JWST Reveals a Possible z ∼ 11 Galaxy Merger in Triply Lensed MACS0647-JD

Tiger Yu Yang Hsiao, Dan Coe, Abdurro’uf, Lily Whitler, Intae Jung, Gourav Khullar, Ashish Kumar Meena, Pratika Dayal, Kirk S.S. Barrow, Lillian Santos-Olmsted, Adam Casselman, Eros Vanzella, Mario Nonino, Yolanda Jiménez-Teja, Masamune Oguri, Daniel P. Stark, Lukas J. Furtak, Adi Zitrin, Angela Adamo, Gabriel BrammerLarry Bradley, Jose M. Diego, Erik Zackrisson, Steven L. Finkelstein, Rogier A. Windhorst, Rachana Bhatawdekar, Taylor A. Hutchison, Tom Broadhurst, Paola Dimauro, Felipe Andrade-Santos, Jan J. Eldridge, Ana Acebron, Roberto J. Avila, Matthew B. Bayliss, Alex Benítez, Christian Binggeli, Patricia Bolan, Maruša Bradač, Adam C. Carnall, Christopher J. Conselice, Megan Donahue, Brenda Frye, Seiji Fujimoto, Alaina Henry, Bethan L. James, Susan A. Kassin, Lisa Kewley, Rebecca L. Larson, Tod Lauer, David Law, Guillaume Mahler, Ramesh Mainali, Stephan McCandliss, David Nicholls, Norbert Pirzkal, Marc Postman, Jane R. Rigby, Russell Ryan, Peter Senchyna, Keren Sharon, Ikko Shimizu, Victoria Strait, Mengtao Tang, Michele Trenti, Anton Vikaeus, Brian Welch

Research output: Contribution to journalArticlepeer-review

12 Scopus citations


MACS0647-JD is a triply lensed z ∼ 11 galaxy originally discovered with the Hubble Space Telescope. The three lensed images are magnified by factors of ∼8, 5, and 2 to AB mag 25.1, 25.6, and 26.6 at 3.5 μm. The brightest is over a magnitude brighter than other galaxies recently discovered at similar redshifts z > 10 with JWST. Here, we report new JWST imaging that clearly resolves MACS0647-JD as having two components that are either merging galaxies or stellar complexes within a single galaxy. The brighter larger component “A” is intrinsically very blue (β ∼ −2.6 ± 0.1), likely due to very recent star formation and no dust, and is spatially extended with an effective radius ∼70 ± 24 pc. The smaller component “B” (r ∼ 20 − 5 + 8 pc) appears redder (β ∼ −2 ± 0.2), likely because it is older (100-200 Myr) with mild dust extinction (A V ∼ 0.1 mag). With an estimated stellar mass ratio of roughly 2:1 and physical projected separation ∼400 pc, we may be witnessing a galaxy merger 430 million years after the Big Bang. We identify galaxies with similar colors in a high-redshift simulation, finding their star formation histories to be dissimilar, which is also suggested by the spectral energy distribution fitting, suggesting they formed further apart. We also identify a candidate companion galaxy “C” ∼3 kpc away, likely destined to merge with A and B. Upcoming JWST Near Infrared Spectrograph observations planned for 2023 January will deliver spectroscopic redshifts and more physical properties for these tiny magnified distant galaxies observed in the early universe.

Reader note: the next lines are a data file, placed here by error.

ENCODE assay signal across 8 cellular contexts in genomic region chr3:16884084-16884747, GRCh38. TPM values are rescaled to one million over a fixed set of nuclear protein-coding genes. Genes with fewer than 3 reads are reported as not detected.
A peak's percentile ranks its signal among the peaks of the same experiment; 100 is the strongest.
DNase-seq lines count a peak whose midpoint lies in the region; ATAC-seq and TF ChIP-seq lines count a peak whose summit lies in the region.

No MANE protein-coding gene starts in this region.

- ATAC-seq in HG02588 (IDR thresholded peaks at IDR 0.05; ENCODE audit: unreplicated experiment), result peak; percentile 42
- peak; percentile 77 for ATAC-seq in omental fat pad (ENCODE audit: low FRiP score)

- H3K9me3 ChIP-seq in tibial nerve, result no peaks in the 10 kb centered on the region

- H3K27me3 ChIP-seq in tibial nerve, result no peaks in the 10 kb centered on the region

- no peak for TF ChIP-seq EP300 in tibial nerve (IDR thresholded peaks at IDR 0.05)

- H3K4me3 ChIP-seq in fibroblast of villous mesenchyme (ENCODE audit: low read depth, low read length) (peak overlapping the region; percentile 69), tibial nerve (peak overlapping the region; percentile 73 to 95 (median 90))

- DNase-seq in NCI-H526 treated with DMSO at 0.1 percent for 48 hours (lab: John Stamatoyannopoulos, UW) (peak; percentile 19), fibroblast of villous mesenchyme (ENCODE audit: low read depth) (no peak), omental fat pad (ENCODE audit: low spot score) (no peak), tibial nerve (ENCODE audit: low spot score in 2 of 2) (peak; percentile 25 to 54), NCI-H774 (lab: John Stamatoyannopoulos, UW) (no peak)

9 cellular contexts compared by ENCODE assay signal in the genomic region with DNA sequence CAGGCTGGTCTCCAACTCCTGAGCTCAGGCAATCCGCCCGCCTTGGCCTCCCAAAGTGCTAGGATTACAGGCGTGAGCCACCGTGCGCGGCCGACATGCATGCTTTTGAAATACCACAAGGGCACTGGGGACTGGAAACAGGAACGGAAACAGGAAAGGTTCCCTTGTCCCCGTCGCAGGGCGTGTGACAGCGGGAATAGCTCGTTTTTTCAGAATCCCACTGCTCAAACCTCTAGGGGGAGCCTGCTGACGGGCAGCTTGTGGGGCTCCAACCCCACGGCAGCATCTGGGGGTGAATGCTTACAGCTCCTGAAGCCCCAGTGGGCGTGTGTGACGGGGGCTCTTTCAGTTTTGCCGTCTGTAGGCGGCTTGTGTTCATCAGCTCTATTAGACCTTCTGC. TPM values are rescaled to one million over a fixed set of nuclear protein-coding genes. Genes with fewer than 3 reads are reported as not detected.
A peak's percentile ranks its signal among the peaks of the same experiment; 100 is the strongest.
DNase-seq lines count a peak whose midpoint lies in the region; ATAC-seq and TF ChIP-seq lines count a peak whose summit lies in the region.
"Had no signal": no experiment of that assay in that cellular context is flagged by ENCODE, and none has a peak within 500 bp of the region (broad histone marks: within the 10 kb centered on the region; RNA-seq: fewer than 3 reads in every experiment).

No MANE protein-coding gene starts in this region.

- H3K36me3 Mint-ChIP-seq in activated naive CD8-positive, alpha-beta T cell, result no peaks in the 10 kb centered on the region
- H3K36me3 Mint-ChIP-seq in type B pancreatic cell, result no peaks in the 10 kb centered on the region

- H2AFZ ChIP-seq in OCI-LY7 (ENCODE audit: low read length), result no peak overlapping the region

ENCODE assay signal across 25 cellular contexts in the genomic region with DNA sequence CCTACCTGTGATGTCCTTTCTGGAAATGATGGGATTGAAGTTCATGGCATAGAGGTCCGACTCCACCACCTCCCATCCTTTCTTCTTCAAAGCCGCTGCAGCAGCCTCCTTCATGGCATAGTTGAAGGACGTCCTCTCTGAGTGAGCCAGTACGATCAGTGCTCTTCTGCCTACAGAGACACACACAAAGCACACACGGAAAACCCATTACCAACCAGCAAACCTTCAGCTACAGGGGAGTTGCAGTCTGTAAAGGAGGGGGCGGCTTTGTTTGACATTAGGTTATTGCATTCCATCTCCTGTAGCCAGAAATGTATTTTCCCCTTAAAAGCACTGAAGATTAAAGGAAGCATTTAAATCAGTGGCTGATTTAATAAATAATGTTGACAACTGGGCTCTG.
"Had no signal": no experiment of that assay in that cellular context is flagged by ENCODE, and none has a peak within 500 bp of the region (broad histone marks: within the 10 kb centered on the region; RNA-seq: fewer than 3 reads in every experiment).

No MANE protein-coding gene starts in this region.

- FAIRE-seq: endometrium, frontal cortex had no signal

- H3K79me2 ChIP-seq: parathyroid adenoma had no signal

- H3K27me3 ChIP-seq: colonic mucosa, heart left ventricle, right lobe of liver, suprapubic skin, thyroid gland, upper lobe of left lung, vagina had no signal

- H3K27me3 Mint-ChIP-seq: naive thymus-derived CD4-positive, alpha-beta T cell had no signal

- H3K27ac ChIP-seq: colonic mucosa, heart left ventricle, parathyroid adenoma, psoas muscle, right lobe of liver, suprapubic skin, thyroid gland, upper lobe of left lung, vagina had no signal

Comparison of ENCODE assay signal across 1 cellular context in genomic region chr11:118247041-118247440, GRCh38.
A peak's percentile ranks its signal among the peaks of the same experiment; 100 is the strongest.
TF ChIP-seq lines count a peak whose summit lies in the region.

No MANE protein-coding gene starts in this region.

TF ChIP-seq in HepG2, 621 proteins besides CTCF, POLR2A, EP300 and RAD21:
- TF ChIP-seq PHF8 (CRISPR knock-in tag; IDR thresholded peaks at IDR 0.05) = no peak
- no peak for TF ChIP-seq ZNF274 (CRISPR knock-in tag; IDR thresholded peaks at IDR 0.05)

Original languageEnglish (US)
Article numberL34
JournalAstrophysical Journal Letters
Issue number2
StatePublished - Jun 1 2023

ASJC Scopus subject areas

  • Astronomy and Astrophysics
  • Space and Planetary Science


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